Thursday, October 1, 2009

Part 3...To Sir with Love..I Could Go on Singing

Judy Garland ... Jenny Bowman
Dirk Bogarde ... David Donne
Jack Klugman ... George Kogan
Gregory Phillips ... Matt
Aline MacMahon ... Ida
Pauline Jameson ... Miss Plimpton
Jeremy Burnham ... Hospital surgeon
and guests:
Russell Waters
Leon Cortez
Gerald Sim
Joey Luft ... extra on boat
Lorna Luft ... extra on boat

Produced by: Stuart Millar and Lawrence Turman
Directed by: Ronald Neame
Assistant Director: Colin Brewer
Screenplay by: Mayo Simon
Story by: Robert Dozier

Title Song: "I Could Go On Singing," Music by Harold Arlen, Lyrics by E. Y. Harburg

Music by: Mort Lindsey
Musical Supervisor: Saul Chaplin
Music Director: Mort Lindsey
Production Designer: Wilfred Shingleton
Set Decorator: John Hoesli
Miss Garland's Costumes: Edith Head
Additional Costumes: Beatrice Dawson
Makeup: Harold Fletcher
Hair Stylist: Pearl Tipaldi
Sound: Buster Ambler, Red Law
Director of Photography: Arthur Ibbetson
Filmed in Panavision, Color by Technicolor
Editor: John Shirley


This is the final installment of my three part tribute to Dirk Bogarde. Judy Garland stars in the semi-autobiographical role of Jenny Bowman, Judy Garland gives an amazingly vulnerable performance. This was her last movie. The story has Jenny reuniting with her prepubescent son, Matthew, whom Jenny surrendered to her doctor lover David (Dirk Bogarde) after the two broke up. Raised as an adopted orphan, Matthew has no idea David is his real father, or that David's "friend" Jenny is his birth mother. When David reluctantly agrees to let Jenny spend one day with Matthew, their reunion quickly gets out of hand as they bond and she longs to become a part of his life again.

She's in great vocal and physical form for the musical numbers. The songs included in the movie are:
  • I Could Go On Singing (sung by Judy Garland behind titles)
  • I Am the Monarch of the Sea (sung by Judy Garland and Boys)
  • Hello Bluebird (sung by Judy Garland in concert)
  • It Never Was You (sung by Judy Garland in concert)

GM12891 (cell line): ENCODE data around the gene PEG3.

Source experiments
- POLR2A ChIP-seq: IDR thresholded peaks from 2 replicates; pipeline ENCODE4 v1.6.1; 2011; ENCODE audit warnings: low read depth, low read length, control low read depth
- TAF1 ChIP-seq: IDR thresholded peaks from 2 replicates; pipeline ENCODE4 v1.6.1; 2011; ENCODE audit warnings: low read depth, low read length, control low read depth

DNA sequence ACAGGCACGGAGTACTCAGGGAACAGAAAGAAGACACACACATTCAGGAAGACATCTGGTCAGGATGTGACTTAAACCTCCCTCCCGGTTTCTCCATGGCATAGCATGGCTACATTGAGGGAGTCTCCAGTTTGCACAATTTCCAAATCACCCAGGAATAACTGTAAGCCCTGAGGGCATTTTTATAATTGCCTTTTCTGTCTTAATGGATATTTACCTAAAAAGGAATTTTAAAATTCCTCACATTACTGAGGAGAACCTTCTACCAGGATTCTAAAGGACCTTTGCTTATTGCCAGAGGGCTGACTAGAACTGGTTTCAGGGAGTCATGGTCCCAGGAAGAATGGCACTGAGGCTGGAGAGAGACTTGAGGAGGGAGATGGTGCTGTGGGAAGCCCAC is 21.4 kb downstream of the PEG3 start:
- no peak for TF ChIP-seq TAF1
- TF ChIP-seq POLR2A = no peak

• By Myself (sung by Judy Garland in concert)
  • I Could Go On Singing (sung by Judy Garland)
When shooting began she was difficult. Her erratic behavior was not prompted by any viciousness but by a consuming fear. She was terrified of being unable to produce what was required, and her self-imposed dieting, her dependence on pills, and custody battles with Sid Luft all added to it.  After this movie, her health really declined, and by 1968 she looked like a skeleton.

Judy liked the soap-opera plot: “This big, big star goes to London to do a concert and finds the man who got away . . . It’s about me. I guess someone read my lyrics.”
Her hospital scene with Dirk Bogarde, where she talks about the life of a performer, has so much subtle shifting between emotions that it takes one's breath away. That alone should have earned her an Academy Award for this performance. I do not think that Judy is acting. These are her feelings, (not Jenny Bowman's) written into the script.

Bogarde, always an excellent actor, holds his own against the force of nature that is Garland by playing yin to her yang. He showed infinite patience, re-writing scenes for her.

It has to be said that the whole film crew spontaneously applauded the finest dramatic scene in the picture, the one that Dirk Bogarde wrote for himself and Judy. Propped up in a hospital room, Judy moved from drunken humor to defiance, to a tearful breakdown, and recovery all in one six-minute ‘take’.

Jack Klugman gives a good performance as her manager. One memoriable scene shows Judy reving herself up for her performance, and Klugman is cheering her on. Great!

It also has some very good helicopter footage of London. Judy also takes a boat trip on the Thames.


Early 60’s conservative attire. You can not go wrong with Edith Head as your costume designer. Judy has an really cute black dress with a mink in the hospital scene.


David Donne: They are waiting.
Jenny Bowman: I don't care if they're fasting, you just give them their money back and tell them to come back next fall.

Joey and Lorna Luft are extras in the Boat Scene.

Final Thoughts:

This movie is good. It has been critized for not having a lot of dialog. Dirk Bogarde is known for his stoic silence between lines. Dirk looks commanding and disapproving (especially icy in the early scenes), and the young actor playing her son manages to do it without being too cute. Neither tries to upstage Garland.

Just sit back and enjoy a travelogue of London with Judy!!! Remember, it’s not HAMLET!

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